Industry pact key to Africa’s auto ambitions

29 March 2019 | Web Article Number: ME201914115

Automotive
Business Tech
Metals & Alloys
Motors, Drives & Transmissions

THE auto industry is so complex that a regional automotive pact is required before it can succeed in Africa.

That’s according former politician and now consultant, Alec Erwin, speaking at the National Association of Automotive Component and Allied Manufacturers (NAACAM) show, held in Durban recently.

Erwin, who was the trade and industry minister in the Mandela government, said only the aircraft and nuclear industries were more complex than automotive manufacture. This meant industrial policy and regional agreement were vital to overcoming barriers and building partnerships.

He said that worldwide, with few exceptions, successful auto industries had emerged to turn on regional axes and cited Korea-Japan agreements in South-East Asia and Mexico-Argentina in the Americas as examples of regional cooperation that Africa should learn from.

Sharing the stage with Erwin at the show was Xolelwa Mlumbi-Peter, a deputy director-general with the Department of Trade and Industry, and South Africa’s chief international trade negotiator.

Mlumbi-Peter noted that only 1.2 million cars were sold in Africa (2014 figures) despite a population of over one billion. “Clearly we have an untapped market,” she said.

Mlumbi-Peter, Erwin and others at the show spoke about how the South African auto industry needed to expand exports to the continent to capitalise on the market’s potential and as a way to increase volumes. This, they said, would bring economies of scale and sustain the high levels of localisation that were now being targeted in South Africa.

Regional cooperation would allow the continent to tackle thorny policy issues that were preventing the development of an intra-African automotive industry, said Erwin.

Both he and Mlumbi-Peter referred to barriers to entry in Africa identified by VW South Africa chair and managing director Thomas Schaefer, who was also at the show.

Schaefer, who is leading the charge for the German auto giant in signing up deals and memoranda of understanding in sub-Saharan Africa, listed four barriers to building the sector on the continent: the trade in imported second hand cars, which crowded out investment in manufacture; affordability; fuel quality that was incompatible with new generation cars; and logistics, including poor roads and high transport costs.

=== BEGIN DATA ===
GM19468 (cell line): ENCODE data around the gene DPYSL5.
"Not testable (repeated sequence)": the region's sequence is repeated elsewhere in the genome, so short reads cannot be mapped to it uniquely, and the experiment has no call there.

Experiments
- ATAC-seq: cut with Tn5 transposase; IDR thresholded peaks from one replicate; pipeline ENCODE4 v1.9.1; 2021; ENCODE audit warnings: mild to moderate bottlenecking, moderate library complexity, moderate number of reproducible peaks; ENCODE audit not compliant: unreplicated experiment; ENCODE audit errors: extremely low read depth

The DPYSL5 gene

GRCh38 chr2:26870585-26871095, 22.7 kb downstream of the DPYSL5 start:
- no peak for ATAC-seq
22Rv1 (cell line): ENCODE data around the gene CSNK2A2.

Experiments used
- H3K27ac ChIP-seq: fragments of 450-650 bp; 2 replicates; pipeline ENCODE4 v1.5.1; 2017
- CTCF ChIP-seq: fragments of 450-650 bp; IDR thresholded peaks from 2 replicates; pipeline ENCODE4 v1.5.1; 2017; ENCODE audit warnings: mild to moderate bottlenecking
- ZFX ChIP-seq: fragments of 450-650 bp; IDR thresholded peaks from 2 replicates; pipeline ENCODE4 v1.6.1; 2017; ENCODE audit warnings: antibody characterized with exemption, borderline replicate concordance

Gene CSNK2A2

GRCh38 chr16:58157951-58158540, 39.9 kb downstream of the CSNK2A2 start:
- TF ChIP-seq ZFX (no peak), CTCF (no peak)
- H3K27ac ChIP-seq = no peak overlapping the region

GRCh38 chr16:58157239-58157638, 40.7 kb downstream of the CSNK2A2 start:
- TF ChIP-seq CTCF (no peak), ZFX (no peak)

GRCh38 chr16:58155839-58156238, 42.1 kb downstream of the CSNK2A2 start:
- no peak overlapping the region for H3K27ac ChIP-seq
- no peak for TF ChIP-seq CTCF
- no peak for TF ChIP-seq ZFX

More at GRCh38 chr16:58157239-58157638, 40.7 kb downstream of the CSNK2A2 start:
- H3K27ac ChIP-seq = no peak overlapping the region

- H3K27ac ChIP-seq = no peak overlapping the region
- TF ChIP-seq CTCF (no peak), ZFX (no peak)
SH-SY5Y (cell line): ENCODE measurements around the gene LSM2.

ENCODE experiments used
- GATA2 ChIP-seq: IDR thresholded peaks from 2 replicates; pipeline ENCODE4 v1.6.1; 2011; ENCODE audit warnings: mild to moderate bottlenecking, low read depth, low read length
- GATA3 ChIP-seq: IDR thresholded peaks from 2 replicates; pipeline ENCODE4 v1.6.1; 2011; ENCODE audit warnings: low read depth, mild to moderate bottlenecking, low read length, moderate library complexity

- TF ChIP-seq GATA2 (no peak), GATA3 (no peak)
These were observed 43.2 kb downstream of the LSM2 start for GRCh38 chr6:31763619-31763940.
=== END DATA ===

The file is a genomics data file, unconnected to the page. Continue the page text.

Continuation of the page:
Schaefer said all these barriers could be surmounted provided there was sufficient political will. He cited Rwanda as a country that was growing a viable automotive market. Schaefer and VW Rwanda director Serge Kamuhinda briefed delegates on how the company had developed its own, smartphone-enabled ride hailing service to overcome problems with affordability.

Electronics

The urgent need for South Africa's automotive component supply sector to focus on vehicle electronics if it is to meet ambitious new localisation targets also came under the spotlight at the conference.

Rajesh Ramkawal, chief operating officer of electronics manufacturer Yekani warned delegates that telemetrics and electronics have become commonplace in vehicles but "smokestack or conventional manufacturers" in the auto supply industries were in danger of being left behind.

He said that by 2020, embedded electronics would account for 35% of the value of a vehicle, with the figure rising to 50% by the 2030.

Ramkawal reminded the conference that the country's new Automotive Masterplan, which comes into force next year, sets a target of 60% of local content by value.

"Where is that 60% of digital electronics going to come from," he said. "Trouble is coming." He warned that "a massive step change" would be needed to meet the target.

Mervin Moodley, chief executive of Atlantis Foundries, an automotive castings manufacturer, said greater commitment to localisation - both through investment and partnerships - was needed from car makers if local component suppliers are to succeed in the component industry's priority sectors.

"We need long-term contracts. We need fair and sustainable pricing," said Moodley.

He told the conference that CEOs of the car-makers and original equipment manufacturers (OEMs) said all the right things about localisation, but then their procurement departments continued to source components from lower-cost suppliers overseas, in countries like Turkey and Vietnam, which had already "paid their school fees".

Two hundred exhibitors and almost 2000 visitors and delegates attended the conference. – staff writer and ANA

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